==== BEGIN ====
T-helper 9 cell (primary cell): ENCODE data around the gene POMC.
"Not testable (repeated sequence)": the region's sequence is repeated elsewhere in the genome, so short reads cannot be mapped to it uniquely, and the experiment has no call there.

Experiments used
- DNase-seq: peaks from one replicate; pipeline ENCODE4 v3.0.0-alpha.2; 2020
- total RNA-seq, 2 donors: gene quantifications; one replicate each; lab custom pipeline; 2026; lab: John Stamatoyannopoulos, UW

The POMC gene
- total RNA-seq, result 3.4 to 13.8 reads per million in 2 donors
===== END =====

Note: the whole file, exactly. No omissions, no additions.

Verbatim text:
T-helper 9 cell (primary cell): ENCODE data around the gene POMC.
"Not testable (repeated sequence)": the region's sequence is repeated elsewhere in the genome, so short reads cannot be mapped to it uniquely, and the experiment has no call there.

Experiments used
- DNase-seq: peaks from one replicate; pipeline ENCODE4 v3.0.0-alpha.2; 2020
- total RNA-seq, 2 donors: gene quantifications; one replicate each; lab custom pipeline; 2026; lab: John Stamatoyannopoulos, UW

The POMC gene
- total RNA-seq, result 3.4 to 13.8 reads per million in 2 donors